Tony Barber: Central Asia is emerging cautiously from the shadow of Russia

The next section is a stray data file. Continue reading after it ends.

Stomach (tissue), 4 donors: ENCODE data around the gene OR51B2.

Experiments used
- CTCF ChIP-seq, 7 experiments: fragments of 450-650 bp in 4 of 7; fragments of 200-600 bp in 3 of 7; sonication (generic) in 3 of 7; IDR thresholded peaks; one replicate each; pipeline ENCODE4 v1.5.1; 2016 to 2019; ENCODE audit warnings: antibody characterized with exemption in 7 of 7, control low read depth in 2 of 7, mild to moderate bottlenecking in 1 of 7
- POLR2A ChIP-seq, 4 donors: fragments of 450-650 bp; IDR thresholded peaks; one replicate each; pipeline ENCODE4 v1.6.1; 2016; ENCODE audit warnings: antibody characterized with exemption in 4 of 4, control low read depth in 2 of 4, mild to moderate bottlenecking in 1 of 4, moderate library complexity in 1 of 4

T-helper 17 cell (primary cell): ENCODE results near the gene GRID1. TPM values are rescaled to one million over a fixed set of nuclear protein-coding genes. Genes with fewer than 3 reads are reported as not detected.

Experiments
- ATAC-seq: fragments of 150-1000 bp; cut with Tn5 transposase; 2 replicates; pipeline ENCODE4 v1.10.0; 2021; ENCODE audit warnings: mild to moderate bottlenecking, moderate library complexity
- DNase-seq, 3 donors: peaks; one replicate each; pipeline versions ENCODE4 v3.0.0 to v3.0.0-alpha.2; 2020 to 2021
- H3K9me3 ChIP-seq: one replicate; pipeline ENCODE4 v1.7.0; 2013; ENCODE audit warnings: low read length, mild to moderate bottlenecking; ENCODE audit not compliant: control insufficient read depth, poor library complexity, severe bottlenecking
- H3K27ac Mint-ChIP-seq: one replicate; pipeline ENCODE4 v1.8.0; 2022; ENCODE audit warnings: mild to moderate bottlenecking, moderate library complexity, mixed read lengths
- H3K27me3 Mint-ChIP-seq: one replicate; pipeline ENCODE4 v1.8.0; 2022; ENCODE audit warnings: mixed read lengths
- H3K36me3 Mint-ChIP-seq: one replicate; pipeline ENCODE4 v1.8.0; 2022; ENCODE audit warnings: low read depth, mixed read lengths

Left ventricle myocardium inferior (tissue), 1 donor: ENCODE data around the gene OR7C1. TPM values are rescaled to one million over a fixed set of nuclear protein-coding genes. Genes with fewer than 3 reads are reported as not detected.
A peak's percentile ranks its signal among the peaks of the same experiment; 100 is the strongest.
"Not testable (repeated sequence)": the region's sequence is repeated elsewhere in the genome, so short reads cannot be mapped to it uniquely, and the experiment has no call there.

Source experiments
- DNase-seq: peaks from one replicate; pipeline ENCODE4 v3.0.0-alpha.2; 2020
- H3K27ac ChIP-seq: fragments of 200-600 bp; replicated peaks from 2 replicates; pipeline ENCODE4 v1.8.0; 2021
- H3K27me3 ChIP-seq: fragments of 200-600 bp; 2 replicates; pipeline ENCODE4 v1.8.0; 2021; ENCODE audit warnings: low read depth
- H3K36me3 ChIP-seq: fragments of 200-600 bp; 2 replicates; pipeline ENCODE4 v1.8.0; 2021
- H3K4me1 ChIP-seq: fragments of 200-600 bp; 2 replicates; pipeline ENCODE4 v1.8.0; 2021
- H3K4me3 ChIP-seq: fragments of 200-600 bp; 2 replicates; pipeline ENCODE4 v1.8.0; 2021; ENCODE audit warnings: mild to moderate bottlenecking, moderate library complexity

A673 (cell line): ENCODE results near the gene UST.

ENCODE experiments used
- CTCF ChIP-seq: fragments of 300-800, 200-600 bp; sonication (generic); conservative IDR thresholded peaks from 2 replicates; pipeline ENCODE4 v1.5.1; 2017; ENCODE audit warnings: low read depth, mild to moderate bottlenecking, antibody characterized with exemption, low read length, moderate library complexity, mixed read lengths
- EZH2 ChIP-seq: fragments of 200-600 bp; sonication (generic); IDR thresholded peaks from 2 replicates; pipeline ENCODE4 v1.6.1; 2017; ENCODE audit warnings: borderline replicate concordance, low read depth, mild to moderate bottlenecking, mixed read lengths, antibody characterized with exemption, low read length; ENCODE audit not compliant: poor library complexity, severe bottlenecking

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Russia's president Vladimir Putin leads Tajikistan's president Emomali Rahmon (left), Uzbekistan's president Shavkat Mirziyoyev (second left), Kyrgyzstan's president Sadyr Japarov and Belarus's president Alexander Lukashenko (second right) during an informal summit in St Petersburg on December 27th. Photograph: Alexey Danichev/Getty Images In its 19th-century heyday, the tsarist empire bestrode central Asia in seven-league boots. In Soviet times, Russia’s footprint on the vast region became even heavier. Now, largely because of Vladimir Putin’s misfiring war of conquest in Ukraine, the countries of central Asia are emerging from Russia’s shadow and asserting their independence in ways not seen since the collapse of...